But you can't apply a timewarp effect to a framerate converted clip!  So first you have to export the asshole clips in the framerate of the project that you're working in.  Strip off all of their FX, export them with 709 color space, full-res, in an Avid DNx codec of your proper framerate.  Note that for all of my example pics, I'm converting from 23.976 to a 59.94i project.  If you're going the other way, you'll need slightly different settings that pictured.


Then you need to import the video, ignoring alpha channels (why the fuck does DNx put the video on the alpha channel and have a blank video channel anyway?), and recognizing that 709 colorspace.



I stripped off the scaling effect and put a 100% speed timewarp on the source clip (that's normal playback speed; no time is actually being warped).  Then check the ignore render settings and set the render to "Both Fields."  Set the source video to "Film with 2:3 Pulldown" and the output video to "Interlaced" or "Progressive" depending on if you're in a 59.94i or 23.976p framerate project, respectively.  Click "Detect."

Then you can render that bitch.

Now apply your scaling effects to the rendered 100% timewarp clip, and they should render perfectly.

Fucking retarded that you need to use a motion effect to correct a field order conversion discrepancy, but that's goddamn Avid for you.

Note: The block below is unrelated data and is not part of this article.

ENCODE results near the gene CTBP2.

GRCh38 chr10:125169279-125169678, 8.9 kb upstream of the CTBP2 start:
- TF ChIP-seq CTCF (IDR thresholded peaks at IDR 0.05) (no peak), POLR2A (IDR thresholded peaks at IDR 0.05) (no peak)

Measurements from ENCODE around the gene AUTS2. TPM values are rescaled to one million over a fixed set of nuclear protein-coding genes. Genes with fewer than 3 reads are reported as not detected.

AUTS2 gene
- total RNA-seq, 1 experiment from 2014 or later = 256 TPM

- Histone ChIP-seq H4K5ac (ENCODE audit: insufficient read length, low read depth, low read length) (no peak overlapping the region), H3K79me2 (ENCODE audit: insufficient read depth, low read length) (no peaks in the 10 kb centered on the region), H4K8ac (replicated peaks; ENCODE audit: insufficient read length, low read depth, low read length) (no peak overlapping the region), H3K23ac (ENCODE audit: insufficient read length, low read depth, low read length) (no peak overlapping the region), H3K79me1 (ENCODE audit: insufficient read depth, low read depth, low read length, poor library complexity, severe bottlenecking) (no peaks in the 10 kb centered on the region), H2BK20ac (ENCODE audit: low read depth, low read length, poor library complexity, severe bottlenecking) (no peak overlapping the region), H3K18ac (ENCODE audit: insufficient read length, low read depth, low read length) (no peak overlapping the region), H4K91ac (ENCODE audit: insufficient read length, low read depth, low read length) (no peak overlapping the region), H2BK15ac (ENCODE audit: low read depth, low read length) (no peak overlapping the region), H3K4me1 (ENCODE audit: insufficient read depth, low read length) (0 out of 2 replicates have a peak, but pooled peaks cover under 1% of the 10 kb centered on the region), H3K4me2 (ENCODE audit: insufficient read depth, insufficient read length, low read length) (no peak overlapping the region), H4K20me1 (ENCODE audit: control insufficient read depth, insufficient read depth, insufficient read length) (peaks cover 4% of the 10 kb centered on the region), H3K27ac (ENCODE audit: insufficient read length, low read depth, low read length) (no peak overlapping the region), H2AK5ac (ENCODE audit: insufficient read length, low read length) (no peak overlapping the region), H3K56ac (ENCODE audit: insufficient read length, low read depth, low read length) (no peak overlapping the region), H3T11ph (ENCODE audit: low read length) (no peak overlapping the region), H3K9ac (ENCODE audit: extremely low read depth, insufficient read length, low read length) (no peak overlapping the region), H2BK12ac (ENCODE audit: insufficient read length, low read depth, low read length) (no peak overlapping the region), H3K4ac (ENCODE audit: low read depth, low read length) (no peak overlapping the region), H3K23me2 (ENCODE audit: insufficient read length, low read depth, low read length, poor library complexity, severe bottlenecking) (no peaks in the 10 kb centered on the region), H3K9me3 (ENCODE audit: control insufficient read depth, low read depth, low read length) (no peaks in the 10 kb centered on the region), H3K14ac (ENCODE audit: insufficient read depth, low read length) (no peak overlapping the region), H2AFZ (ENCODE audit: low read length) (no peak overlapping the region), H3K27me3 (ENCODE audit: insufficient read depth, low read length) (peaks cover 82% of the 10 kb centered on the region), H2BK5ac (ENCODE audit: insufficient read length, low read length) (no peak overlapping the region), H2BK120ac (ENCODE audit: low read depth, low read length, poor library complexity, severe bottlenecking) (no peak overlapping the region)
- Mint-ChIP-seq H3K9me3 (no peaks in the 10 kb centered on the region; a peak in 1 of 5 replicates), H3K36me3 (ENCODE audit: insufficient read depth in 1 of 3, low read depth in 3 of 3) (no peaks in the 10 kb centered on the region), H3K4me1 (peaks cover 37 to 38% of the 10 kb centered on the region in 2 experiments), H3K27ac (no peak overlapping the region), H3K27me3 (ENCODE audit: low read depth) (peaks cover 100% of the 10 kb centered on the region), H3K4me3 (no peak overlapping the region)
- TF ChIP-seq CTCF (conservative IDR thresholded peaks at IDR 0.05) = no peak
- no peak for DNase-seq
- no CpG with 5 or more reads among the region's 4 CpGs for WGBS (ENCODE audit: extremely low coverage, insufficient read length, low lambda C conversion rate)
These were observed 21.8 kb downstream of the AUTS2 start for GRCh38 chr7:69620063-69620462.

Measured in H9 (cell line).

7 comments:

  1. Did you capture your source footage in a project with matching frame rate first or just into your 'editing' project? Love the blog title btw.

    ReplyDelete
  2. This error occurs when the footage is captured at a different frame rate than that of the project where the render is taking place. In my specific example, we shot and captured all footage at 23.976, and then were rendering it out at 59.94i.

    And thanks! "Avid hates you" is a phrase I used to use when training editors and assistant editors to explain why they need to save early and often while working.
    "Why do I need to back up so often?" "Because Avid hates you."

    ReplyDelete
  3. "But you can't apply a timewarp effect to a framerate converted clip!"

    You sound like you know what you're doing so I feel odd asking.. If you aren't aware of this feature, though, it can save you a ton of time.